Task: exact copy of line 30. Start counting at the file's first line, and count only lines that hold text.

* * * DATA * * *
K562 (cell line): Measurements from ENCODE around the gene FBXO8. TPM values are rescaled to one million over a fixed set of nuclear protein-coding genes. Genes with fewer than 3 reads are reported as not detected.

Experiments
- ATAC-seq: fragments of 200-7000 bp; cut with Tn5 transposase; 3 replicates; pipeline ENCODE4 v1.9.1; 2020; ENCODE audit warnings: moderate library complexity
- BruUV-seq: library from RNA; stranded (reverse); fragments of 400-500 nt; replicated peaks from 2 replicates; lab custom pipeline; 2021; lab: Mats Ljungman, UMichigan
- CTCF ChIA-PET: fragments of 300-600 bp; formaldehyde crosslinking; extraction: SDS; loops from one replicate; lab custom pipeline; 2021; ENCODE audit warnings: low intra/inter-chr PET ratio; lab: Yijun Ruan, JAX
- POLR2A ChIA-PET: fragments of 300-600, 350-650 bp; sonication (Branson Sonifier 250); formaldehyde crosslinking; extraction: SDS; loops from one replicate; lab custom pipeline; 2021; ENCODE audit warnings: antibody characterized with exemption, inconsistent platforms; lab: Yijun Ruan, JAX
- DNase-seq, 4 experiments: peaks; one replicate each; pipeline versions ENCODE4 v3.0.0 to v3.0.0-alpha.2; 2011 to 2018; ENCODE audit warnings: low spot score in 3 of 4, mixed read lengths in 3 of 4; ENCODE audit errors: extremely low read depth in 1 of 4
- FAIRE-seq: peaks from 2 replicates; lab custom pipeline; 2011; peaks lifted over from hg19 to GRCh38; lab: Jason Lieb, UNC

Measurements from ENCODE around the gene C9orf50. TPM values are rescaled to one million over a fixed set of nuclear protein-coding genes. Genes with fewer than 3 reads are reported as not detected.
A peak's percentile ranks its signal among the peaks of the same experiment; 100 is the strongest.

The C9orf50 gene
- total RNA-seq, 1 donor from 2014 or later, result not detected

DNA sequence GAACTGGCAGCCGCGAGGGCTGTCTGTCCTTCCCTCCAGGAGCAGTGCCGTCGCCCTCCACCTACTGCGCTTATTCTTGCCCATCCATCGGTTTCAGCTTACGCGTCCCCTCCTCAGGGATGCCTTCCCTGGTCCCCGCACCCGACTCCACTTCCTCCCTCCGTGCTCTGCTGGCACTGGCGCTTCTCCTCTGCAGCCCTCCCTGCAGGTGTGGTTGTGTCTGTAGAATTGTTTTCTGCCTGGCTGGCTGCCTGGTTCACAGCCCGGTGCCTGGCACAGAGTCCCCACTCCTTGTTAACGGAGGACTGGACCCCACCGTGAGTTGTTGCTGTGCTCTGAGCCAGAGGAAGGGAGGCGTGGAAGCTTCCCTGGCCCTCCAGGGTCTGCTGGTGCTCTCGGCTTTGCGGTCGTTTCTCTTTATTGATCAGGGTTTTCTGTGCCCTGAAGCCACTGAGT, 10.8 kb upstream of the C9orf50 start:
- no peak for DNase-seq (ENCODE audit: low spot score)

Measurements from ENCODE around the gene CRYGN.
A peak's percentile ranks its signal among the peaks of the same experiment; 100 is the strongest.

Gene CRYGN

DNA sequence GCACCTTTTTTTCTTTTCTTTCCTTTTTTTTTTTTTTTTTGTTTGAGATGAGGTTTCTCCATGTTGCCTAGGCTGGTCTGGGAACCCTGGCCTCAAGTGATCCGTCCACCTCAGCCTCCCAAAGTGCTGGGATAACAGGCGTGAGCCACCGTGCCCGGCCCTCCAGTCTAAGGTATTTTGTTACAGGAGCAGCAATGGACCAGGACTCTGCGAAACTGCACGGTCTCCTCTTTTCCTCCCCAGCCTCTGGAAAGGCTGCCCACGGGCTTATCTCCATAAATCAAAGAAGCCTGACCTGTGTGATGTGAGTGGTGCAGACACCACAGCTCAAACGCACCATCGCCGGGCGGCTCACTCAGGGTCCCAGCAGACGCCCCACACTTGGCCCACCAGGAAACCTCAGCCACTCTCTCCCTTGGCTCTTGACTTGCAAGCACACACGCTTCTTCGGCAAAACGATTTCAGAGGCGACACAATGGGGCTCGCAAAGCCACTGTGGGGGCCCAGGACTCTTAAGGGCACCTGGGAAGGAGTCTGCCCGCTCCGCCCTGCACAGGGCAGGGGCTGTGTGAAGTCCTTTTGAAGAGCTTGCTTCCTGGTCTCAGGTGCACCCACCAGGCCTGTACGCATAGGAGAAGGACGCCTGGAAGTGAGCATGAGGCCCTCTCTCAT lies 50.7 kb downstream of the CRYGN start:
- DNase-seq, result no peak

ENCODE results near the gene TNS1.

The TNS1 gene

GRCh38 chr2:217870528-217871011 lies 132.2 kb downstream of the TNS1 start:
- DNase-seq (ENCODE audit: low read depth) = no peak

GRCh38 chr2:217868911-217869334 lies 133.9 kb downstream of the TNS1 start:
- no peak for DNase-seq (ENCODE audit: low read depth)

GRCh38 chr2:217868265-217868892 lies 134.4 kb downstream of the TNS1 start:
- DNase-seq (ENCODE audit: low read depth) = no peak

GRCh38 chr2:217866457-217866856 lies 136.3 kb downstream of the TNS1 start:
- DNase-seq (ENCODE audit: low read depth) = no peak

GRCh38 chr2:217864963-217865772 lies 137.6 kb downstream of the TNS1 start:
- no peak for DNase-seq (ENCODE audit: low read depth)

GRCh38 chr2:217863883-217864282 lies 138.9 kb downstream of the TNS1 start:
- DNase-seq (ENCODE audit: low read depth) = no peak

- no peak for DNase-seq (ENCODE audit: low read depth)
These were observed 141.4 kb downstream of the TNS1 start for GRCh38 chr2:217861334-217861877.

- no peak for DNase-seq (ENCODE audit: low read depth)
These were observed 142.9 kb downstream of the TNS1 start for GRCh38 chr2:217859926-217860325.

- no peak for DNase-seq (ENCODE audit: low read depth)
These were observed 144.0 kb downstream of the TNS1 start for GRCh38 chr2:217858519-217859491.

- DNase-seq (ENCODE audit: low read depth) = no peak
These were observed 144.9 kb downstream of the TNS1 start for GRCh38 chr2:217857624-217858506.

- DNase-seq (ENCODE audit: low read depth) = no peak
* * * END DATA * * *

GRCh38 chr2:217864963-217865772 lies 137.6 kb downstream of the TNS1 start: